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Drought Watch: Roadblocks to Efficient Funding

This is part of a continuing series on the impact of the drought.

The drought has prompted California to redirect hundreds of millions of dollars of remaining state bond funds and other revenues to make the state more resilient in the future. These funds are certainly welcome, but it’s important to see this spending in perspective. As we show in a new PPIC report—written with a team of co-authors from other institutions—the contributions of state money are small change when it comes to spending on water. Most of the $30 billion spent annually to support California’s water system is raised by local and regional water agencies.

The good news is that California’s urban water and wastewater utilities are in relatively good fiscal health. Thanks to their significant investments to improve water supply reliability in the two decades since the last major drought, California’s major urban areas—and the state’s economy—will largely be able to weather this one. Crucially, these utilities have been able to make the needed investments by raising local water rates.

However, looming legal challenges may limit the ability of local agencies to make continued investments in modern, integrated water management—investments that would better prepare us for population growth, climate change, and future droughts. Proposition 218, a constitutional amendment adopted by the state’s voters in 1996, requires water bills to reflect the costs of service to each individual parcel. As some recent court cases have shown, a narrow interpretation of this requirement can present roadblocks to several important management tools:

  • Conservation pricing. Tiered pricing—which charges higher per gallon prices for larger amounts of water use—can promote conservation. And, because new water sources often cost more than existing supplies, higher-priced tiers are justified. But it is difficult to establish a precise link between the price paid and the amount of water saved at each property. As a result, these rate structures may be legally vulnerable even though they improve utilities’ ability to maintain reliable water service.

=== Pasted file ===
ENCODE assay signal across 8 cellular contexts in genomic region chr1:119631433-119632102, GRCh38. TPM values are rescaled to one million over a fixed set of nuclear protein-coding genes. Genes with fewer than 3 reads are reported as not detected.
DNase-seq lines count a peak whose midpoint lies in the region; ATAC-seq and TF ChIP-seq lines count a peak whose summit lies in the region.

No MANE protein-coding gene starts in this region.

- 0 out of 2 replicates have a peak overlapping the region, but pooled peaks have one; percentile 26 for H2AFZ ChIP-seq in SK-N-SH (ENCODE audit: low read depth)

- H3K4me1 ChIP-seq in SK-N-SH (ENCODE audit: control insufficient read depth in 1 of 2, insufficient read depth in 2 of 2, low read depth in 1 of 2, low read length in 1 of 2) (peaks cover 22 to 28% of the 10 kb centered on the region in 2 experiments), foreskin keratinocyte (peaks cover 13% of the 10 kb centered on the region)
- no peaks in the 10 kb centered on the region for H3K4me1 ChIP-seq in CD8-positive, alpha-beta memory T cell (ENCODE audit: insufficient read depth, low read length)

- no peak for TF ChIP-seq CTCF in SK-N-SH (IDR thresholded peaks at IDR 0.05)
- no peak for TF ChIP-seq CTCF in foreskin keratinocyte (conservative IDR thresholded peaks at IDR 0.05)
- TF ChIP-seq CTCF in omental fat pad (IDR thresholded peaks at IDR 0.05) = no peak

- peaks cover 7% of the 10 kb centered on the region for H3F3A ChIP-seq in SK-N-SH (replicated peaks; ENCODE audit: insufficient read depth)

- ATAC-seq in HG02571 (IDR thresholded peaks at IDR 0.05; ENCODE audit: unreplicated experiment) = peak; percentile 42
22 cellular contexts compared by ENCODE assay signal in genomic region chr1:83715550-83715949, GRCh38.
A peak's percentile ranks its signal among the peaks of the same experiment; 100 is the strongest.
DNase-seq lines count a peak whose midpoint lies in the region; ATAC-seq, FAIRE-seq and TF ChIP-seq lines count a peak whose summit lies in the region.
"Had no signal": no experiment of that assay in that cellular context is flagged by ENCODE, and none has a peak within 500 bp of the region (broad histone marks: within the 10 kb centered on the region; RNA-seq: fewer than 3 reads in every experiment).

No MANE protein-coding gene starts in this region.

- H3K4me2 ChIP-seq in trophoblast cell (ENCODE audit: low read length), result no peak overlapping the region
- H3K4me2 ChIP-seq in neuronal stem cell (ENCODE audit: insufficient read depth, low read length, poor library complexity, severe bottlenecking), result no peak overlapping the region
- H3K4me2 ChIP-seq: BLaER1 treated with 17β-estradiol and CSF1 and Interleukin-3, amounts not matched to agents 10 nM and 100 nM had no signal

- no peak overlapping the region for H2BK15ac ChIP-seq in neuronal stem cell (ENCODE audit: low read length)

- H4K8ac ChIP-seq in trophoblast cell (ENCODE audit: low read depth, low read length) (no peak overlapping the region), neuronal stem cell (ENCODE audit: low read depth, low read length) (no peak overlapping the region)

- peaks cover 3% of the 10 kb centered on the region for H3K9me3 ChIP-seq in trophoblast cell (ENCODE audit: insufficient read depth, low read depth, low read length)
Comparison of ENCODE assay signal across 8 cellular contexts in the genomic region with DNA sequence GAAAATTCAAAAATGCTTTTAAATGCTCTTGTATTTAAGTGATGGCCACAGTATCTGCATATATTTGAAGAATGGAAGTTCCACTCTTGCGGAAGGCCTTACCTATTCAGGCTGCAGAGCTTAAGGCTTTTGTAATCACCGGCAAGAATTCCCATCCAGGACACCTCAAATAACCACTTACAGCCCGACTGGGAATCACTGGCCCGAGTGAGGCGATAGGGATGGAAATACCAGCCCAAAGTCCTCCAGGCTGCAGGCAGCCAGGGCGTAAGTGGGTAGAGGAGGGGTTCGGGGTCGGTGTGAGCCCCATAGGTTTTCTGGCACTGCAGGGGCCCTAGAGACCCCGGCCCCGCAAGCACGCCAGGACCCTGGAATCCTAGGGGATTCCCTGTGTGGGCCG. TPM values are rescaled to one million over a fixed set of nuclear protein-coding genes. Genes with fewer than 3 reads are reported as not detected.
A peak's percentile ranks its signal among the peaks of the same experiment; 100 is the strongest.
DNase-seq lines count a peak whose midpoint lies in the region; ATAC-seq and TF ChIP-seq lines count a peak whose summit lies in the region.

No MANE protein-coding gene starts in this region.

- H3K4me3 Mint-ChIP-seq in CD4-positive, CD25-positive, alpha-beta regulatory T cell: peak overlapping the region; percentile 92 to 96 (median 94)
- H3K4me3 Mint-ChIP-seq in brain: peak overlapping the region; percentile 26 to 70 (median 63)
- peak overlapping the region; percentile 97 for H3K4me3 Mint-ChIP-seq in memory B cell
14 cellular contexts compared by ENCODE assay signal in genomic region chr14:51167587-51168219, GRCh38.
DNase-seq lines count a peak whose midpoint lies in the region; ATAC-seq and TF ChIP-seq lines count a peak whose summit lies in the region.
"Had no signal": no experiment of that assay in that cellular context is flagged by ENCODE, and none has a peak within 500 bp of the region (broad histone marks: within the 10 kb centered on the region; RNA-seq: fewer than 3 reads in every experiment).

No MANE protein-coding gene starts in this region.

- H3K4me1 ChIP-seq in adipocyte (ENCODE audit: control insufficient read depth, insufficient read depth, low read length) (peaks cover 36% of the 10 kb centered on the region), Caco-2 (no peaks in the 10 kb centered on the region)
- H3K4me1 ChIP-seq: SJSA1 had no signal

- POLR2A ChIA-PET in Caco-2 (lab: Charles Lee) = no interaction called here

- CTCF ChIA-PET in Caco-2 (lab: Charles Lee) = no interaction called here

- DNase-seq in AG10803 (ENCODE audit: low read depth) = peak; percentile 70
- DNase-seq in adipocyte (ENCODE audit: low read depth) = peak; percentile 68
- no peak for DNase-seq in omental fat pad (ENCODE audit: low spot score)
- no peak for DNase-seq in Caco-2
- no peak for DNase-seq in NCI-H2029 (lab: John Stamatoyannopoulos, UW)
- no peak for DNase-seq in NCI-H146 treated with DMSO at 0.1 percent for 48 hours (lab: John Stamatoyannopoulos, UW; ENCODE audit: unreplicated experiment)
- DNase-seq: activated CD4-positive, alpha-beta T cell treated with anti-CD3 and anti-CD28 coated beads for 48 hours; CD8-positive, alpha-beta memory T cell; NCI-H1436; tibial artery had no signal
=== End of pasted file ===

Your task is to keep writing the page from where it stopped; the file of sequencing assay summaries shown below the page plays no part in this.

• Use of new water sources. Non-traditional sources of water, such as recycled wastewater and stormwater, improve overall system reliability for existing customers, even if not all customers use those specific sources. But a recent trial court interpreted Proposition 218 to mean agencies could not charge customers for any part of water service (in this case, recycled water) that was not physically available to them.
  • Sustainable groundwater management. One promising way to stabilize California’s overtaxed groundwater basins is by charging a per gallon fee to limit pumping and to cover the costs of recharging basins with other supplies. But because groundwater overdraft doesn’t affect each parcel in exactly the same way, groundwater agencies have also faced court challenges regarding the legality of these fees.

To enable our water system to respond effectively to future droughts, the courts need to keep the entire water system in mind when responding to rate challenges. And over the longer term, California needs to better align its funding laws to the goals of modern water management. In a state where drought is a fact of life, this alignment will allow us to manage this crucial resource far into the future. Asking our water managers to account for the cost and location of each drop of water when developing their water rate structures will undermine recent momentum toward a more sophisticated and interconnected water system.

News and analysis of California policy issues from PPIC

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